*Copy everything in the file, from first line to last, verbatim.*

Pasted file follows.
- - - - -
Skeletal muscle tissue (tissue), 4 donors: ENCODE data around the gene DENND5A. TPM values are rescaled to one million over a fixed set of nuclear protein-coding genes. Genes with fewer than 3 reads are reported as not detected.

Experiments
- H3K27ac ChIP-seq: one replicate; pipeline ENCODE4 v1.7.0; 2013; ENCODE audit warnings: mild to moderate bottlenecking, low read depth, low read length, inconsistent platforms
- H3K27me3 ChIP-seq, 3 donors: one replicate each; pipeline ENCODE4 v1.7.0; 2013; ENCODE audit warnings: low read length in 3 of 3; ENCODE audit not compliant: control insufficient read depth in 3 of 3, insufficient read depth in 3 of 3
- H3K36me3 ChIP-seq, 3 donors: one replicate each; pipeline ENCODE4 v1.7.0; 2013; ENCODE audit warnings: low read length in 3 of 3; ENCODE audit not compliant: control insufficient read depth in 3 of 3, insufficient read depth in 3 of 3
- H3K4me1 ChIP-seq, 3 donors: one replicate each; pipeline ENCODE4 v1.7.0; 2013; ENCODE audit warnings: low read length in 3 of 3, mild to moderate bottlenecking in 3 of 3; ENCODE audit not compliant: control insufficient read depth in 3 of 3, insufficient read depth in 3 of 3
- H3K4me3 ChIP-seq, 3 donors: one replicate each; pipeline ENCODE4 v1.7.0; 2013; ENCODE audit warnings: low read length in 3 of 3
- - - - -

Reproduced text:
Skeletal muscle tissue (tissue), 4 donors: ENCODE data around the gene DENND5A. TPM values are rescaled to one million over a fixed set of nuclear protein-coding genes. Genes with fewer than 3 reads are reported as not detected.

Experiments
- H3K27ac ChIP-seq: one replicate; pipeline ENCODE4 v1.7.0; 2013; ENCODE audit warnings: mild to moderate bottlenecking, low read depth, low read length, inconsistent platforms
- H3K27me3 ChIP-seq, 3 donors: one replicate each; pipeline ENCODE4 v1.7.0; 2013; ENCODE audit warnings: low read length in 3 of 3; ENCODE audit not compliant: control insufficient read depth in 3 of 3, insufficient read depth in 3 of 3
- H3K36me3 ChIP-seq, 3 donors: one replicate each; pipeline ENCODE4 v1.7.0; 2013; ENCODE audit warnings: low read length in 3 of 3; ENCODE audit not compliant: control insufficient read depth in 3 of 3, insufficient read depth in 3 of 3
- H3K4me1 ChIP-seq, 3 donors: one replicate each; pipeline ENCODE4 v1.7.0; 2013; ENCODE audit warnings: low read length in 3 of 3, mild to moderate bottlenecking in 3 of 3; ENCODE audit not compliant: control insufficient read depth in 3 of 3, insufficient read depth in 3 of 3
- H3K4me3 ChIP-seq, 3 donors: one replicate each; pipeline ENCODE4 v1.7.0; 2013; ENCODE audit warnings: low read length in 3 of 3